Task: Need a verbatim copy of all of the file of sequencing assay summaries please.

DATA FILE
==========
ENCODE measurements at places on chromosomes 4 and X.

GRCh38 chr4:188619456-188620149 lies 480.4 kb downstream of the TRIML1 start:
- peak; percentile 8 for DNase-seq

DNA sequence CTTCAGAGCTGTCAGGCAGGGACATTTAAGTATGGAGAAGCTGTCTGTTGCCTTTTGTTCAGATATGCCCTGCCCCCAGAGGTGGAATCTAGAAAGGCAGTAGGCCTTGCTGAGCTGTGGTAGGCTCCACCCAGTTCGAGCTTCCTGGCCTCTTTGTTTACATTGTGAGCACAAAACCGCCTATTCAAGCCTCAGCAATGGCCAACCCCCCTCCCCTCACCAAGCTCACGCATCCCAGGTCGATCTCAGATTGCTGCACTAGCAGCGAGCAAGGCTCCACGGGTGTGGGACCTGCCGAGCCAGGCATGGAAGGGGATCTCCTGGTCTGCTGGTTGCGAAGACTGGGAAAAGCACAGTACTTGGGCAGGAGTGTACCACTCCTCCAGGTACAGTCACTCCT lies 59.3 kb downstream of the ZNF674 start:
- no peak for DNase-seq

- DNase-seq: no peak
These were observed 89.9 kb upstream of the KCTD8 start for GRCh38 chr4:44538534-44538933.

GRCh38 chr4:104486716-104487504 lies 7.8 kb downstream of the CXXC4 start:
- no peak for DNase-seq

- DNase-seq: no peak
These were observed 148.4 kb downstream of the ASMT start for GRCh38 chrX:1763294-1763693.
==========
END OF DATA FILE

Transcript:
ENCODE measurements at places on chromosomes 4 and X.

GRCh38 chr4:188619456-188620149 lies 480.4 kb downstream of the TRIML1 start:
- peak; percentile 8 for DNase-seq

DNA sequence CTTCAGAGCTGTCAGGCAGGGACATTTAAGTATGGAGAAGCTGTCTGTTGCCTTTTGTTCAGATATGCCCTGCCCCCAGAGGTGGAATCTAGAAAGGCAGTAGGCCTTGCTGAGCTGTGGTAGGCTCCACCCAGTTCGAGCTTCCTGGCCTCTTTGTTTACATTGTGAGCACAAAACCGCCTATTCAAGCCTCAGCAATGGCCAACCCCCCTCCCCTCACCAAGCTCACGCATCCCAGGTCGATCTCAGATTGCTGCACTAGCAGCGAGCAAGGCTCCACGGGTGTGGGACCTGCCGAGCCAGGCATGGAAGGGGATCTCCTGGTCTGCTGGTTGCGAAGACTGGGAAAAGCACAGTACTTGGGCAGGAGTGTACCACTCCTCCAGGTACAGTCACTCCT lies 59.3 kb downstream of the ZNF674 start:
- no peak for DNase-seq

- DNase-seq: no peak
These were observed 89.9 kb upstream of the KCTD8 start for GRCh38 chr4:44538534-44538933.

GRCh38 chr4:104486716-104487504 lies 7.8 kb downstream of the CXXC4 start:
- no peak for DNase-seq

- DNase-seq: no peak
These were observed 148.4 kb downstream of the ASMT start for GRCh38 chrX:1763294-1763693.